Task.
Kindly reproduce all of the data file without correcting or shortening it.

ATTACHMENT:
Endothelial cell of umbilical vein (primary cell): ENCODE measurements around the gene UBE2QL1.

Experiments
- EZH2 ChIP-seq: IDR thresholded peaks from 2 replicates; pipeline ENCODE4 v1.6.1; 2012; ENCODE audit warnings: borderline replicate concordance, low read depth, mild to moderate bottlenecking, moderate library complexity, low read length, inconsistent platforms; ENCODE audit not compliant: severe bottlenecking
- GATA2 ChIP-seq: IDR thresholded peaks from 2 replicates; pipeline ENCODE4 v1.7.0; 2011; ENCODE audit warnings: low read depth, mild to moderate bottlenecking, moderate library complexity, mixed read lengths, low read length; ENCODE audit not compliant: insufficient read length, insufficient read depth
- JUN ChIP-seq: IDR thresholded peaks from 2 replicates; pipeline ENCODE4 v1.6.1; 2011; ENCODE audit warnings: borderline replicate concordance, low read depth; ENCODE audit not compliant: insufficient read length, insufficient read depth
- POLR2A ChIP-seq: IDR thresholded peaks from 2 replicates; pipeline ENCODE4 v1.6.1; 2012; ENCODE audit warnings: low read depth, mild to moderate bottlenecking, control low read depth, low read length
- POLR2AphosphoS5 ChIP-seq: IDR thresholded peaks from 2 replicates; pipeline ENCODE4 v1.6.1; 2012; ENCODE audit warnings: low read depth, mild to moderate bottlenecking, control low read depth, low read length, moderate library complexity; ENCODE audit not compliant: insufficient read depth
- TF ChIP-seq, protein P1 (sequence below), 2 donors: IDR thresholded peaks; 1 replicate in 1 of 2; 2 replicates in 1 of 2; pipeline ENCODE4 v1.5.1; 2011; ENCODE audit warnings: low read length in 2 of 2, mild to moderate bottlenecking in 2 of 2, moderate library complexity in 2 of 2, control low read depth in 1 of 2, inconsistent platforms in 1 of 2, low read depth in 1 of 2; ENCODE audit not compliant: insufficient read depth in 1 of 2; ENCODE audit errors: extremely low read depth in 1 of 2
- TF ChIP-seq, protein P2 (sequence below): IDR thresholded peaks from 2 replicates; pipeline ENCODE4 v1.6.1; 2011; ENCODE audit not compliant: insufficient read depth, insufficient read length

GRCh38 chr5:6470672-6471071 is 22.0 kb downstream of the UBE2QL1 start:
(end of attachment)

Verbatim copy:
Endothelial cell of umbilical vein (primary cell): ENCODE measurements around the gene UBE2QL1.

Experiments
- EZH2 ChIP-seq: IDR thresholded peaks from 2 replicates; pipeline ENCODE4 v1.6.1; 2012; ENCODE audit warnings: borderline replicate concordance, low read depth, mild to moderate bottlenecking, moderate library complexity, low read length, inconsistent platforms; ENCODE audit not compliant: severe bottlenecking
- GATA2 ChIP-seq: IDR thresholded peaks from 2 replicates; pipeline ENCODE4 v1.7.0; 2011; ENCODE audit warnings: low read depth, mild to moderate bottlenecking, moderate library complexity, mixed read lengths, low read length; ENCODE audit not compliant: insufficient read length, insufficient read depth
- JUN ChIP-seq: IDR thresholded peaks from 2 replicates; pipeline ENCODE4 v1.6.1; 2011; ENCODE audit warnings: borderline replicate concordance, low read depth; ENCODE audit not compliant: insufficient read length, insufficient read depth
- POLR2A ChIP-seq: IDR thresholded peaks from 2 replicates; pipeline ENCODE4 v1.6.1; 2012; ENCODE audit warnings: low read depth, mild to moderate bottlenecking, control low read depth, low read length
- POLR2AphosphoS5 ChIP-seq: IDR thresholded peaks from 2 replicates; pipeline ENCODE4 v1.6.1; 2012; ENCODE audit warnings: low read depth, mild to moderate bottlenecking, control low read depth, low read length, moderate library complexity; ENCODE audit not compliant: insufficient read depth
- TF ChIP-seq, protein P1 (sequence below), 2 donors: IDR thresholded peaks; 1 replicate in 1 of 2; 2 replicates in 1 of 2; pipeline ENCODE4 v1.5.1; 2011; ENCODE audit warnings: low read length in 2 of 2, mild to moderate bottlenecking in 2 of 2, moderate library complexity in 2 of 2, control low read depth in 1 of 2, inconsistent platforms in 1 of 2, low read depth in 1 of 2; ENCODE audit not compliant: insufficient read depth in 1 of 2; ENCODE audit errors: extremely low read depth in 1 of 2
- TF ChIP-seq, protein P2 (sequence below): IDR thresholded peaks from 2 replicates; pipeline ENCODE4 v1.6.1; 2011; ENCODE audit not compliant: insufficient read depth, insufficient read length

GRCh38 chr5:6470672-6471071 is 22.0 kb downstream of the UBE2QL1 start: